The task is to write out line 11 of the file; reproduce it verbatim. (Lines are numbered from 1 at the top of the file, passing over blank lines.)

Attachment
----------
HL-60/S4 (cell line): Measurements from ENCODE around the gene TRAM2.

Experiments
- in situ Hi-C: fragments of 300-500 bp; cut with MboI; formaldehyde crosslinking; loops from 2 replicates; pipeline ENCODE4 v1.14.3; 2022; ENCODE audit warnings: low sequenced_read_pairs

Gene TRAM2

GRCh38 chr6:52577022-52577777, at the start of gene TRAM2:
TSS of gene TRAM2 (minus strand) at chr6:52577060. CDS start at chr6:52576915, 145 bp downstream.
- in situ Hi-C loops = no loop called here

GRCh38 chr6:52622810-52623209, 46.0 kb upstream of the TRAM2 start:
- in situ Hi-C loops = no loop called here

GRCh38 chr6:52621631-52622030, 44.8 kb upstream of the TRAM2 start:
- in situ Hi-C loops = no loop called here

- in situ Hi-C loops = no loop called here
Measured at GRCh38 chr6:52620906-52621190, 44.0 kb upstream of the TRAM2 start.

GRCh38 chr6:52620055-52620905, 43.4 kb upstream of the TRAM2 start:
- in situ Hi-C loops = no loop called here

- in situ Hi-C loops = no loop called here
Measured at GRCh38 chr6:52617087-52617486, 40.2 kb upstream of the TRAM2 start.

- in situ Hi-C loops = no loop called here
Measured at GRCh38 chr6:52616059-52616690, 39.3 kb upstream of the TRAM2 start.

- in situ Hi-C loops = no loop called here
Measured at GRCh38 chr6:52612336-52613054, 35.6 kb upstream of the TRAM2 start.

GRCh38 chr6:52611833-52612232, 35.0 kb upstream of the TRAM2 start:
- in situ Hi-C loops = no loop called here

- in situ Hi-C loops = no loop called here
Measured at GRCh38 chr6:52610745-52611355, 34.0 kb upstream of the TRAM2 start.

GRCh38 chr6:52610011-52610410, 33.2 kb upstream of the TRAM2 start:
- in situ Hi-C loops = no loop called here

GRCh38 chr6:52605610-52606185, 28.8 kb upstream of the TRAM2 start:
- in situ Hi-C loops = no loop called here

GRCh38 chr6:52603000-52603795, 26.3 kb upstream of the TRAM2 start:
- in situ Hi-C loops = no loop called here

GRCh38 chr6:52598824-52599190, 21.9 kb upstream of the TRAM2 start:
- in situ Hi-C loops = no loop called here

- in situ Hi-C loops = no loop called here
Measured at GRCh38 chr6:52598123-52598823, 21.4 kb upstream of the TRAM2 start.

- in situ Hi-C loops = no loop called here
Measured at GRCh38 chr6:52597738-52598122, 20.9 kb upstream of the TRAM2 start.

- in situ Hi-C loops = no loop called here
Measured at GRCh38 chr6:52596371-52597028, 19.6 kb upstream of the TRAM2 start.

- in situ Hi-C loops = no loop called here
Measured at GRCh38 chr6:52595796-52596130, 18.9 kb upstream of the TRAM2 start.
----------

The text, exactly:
- in situ Hi-C loops = no loop called here